A charm quilt never has the same fabric used twice.  I think she had 100 different rectangles about 2x3 inches.  Mother knew which pieces had been grandmothers  before 1900 so they put them on the scanner and scanned the pieces in color.  Sister then wrote mother's stories about the pieces alongside the pictures so she has a record.  Somewhere in mother's house there is supposed to be a box with pieces for her sister's quilt.  Neither of them got them sewed together.  They were pretty young so probably just had fun with the cutting.  I have a quilt Grandmother made for an uncle in the 30's and we found some of the same fabrics in it as in the charm pieces.

            I remember my grandmother became blind the last years of her life but still cut blocks using a cardboard template just by feeling it. 








          3. ecovalley | | #38

            Wow. That is a beautiful story, cafms. It seems the older I get, the more I appreciate the history behind things. Not so much genealogical lines, but the stories of the real, flesh-and-blood people who comprised them. There is so much tender humanity in what you have written here. Thank you!

        2. ljb2115 | | #32

          I have a Dresden Plate quilt my mother cut out, hand sewed and appliqued during the early part of WW11.  It has used fabric, fabric scraps from some of my dresses (favorite one is a Disney print), some of Grandma's apron fabric, etc, etc.  A total usage of all the fabrics around the house.  Mom finished appliqueing the blocks on muslin squares, put the whole thing together, then quit.  She didn't want to use her eyes, as she felt she couldn't afford to replace her glasses.  Later when I moved to the town where I still live, I found a Mennonite lady to quilt for me and she charged me $29.00 for the whole thing.  That was about thirty-five years ago.  The beauty of this story was one Saturday when my parents were visiting, we happened on to the lady and her husband in a restaurant and Mom was able to met the lovely person who quilted the top for me.  As an aside:  Mom cut out and sewed twenty-seven more "plates" during the war, as I had a brother and brother-in-law in service.  I still have everything including her well-worn cardboard template.  I plan shortly to have the plates appliqued and hand quilted to match the first quilt.  I like to quilt - meaning I love purchasing fabric, cutting it out and sewing it together, but am more than willing to pay someone to applique,  machine, or hand-quilt a top.

          I can still see my mother sitting in her little chair each evening cutting and sewing the plates together while my father listened to the radio.  This was the "Waltons" during World War 11.  Very scary and tense times, but my brother and brother-in-law both returned home.  I was very young, about three or four when all this was happening.

          1. ecovalley | | #39

            I just read your post, ljb2115, and it too is a beautiful story! I hope you write it down, so it can accompany the quilt as it is handed down to future generations.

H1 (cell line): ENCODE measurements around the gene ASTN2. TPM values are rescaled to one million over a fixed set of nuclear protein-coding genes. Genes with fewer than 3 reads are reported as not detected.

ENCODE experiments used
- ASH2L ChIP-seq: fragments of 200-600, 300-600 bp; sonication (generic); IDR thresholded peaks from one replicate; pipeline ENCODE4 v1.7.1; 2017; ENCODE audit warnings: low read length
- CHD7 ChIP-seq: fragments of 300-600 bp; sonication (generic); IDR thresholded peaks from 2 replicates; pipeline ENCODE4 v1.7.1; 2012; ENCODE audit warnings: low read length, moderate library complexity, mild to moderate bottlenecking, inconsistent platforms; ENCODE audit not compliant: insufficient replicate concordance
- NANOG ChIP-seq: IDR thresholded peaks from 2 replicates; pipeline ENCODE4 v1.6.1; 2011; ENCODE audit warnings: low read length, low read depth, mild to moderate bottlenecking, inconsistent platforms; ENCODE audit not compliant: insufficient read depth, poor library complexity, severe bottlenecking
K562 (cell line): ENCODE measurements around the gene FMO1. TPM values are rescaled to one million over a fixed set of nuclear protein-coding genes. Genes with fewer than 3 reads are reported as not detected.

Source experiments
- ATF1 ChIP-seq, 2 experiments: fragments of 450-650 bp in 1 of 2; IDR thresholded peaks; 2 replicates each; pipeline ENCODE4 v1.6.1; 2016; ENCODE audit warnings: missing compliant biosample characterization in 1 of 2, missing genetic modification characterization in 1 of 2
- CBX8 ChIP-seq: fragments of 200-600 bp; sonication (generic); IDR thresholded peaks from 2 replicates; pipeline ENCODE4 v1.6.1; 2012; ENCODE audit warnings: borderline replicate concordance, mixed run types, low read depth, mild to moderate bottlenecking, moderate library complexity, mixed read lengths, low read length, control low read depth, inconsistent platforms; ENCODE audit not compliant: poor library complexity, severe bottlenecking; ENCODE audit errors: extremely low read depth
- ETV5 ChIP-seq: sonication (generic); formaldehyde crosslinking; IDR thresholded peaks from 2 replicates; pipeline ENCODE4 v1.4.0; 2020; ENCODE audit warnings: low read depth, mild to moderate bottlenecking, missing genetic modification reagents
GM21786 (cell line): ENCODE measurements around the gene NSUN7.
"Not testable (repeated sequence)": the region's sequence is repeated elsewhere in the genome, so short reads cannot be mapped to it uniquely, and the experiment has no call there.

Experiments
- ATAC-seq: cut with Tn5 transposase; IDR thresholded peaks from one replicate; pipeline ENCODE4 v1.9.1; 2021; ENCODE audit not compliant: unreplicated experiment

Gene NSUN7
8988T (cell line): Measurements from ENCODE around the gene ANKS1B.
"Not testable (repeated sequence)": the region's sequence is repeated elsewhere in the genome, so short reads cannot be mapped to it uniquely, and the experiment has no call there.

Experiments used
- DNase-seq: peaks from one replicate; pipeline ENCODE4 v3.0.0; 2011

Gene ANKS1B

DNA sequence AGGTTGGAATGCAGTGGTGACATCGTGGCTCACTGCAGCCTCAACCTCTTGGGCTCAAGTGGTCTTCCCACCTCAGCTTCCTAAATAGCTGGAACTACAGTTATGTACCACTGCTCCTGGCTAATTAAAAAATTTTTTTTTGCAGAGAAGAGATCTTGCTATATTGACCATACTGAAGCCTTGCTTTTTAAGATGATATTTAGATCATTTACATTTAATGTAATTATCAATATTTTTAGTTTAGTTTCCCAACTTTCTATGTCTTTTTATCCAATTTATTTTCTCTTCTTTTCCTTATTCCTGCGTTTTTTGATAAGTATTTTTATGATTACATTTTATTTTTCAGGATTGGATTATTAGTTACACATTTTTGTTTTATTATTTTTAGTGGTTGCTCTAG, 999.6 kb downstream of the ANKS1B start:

2. ljb2115 | | #40

            Thank you.  I copied the text when I wrote it Friday evening and will store it with the quilt. 


          3. ecovalley | | #41

            I'm so glad, ljb2115. It will mean a lot to someone someday!PS Do posts ever get misdirected to the wrong topic? Cause there are a lot of posts in the "Recycling" topic about wrap dresses. I noticed there is another category about "wrap dress patterns." Were they supposed to be directed there???

          4. User avater
            ThreadKoe | | #42

            he he he he We often get off topic in posts... or carryover from one post to another Ecovalley! It is just one conversation thread that gets tied to another sometimes. Or sometimes two or three different conversations carrying on at one time under one heading....not very efficient but normal for this chatty bunch. You will find that scanning through all the posts on a regular basis will glean you all sorts of interesting and helpful information, and not always on the topic heading, * giggle * :) Cathy

          5. ljb2115 | | #43

            Thank you to everyone who gave me positive feedback about my mother's quilt top.  I wanted to keep it on our bed, but I kept wondering why one corner was looking dingy.  The answer was:  one day I happened back in our bedroom and #1 son (only son), was sitting on the quilt talking to his girlfriend on the phone.  Long story short.....I made him get off the phone, threw the quilt in the wash, line dried it and the quilt has been stored since.  To be frank, I really do not care to sleep under a quilt as I feel a quilt is too heavy.  I have fibromyalgia and find a heavy blanket or quilt bothers me.  I decided quite some time ago that I would limit my quilting to wall-hangings, table runners and small quilts.  Easier to manage and in most cases more useful. Thank you - this is a great forum, and despite my caustic remarks about the "wretched" striped shirt in the last issue, I think Threads is the best sewing publication - at least for us who really SEW!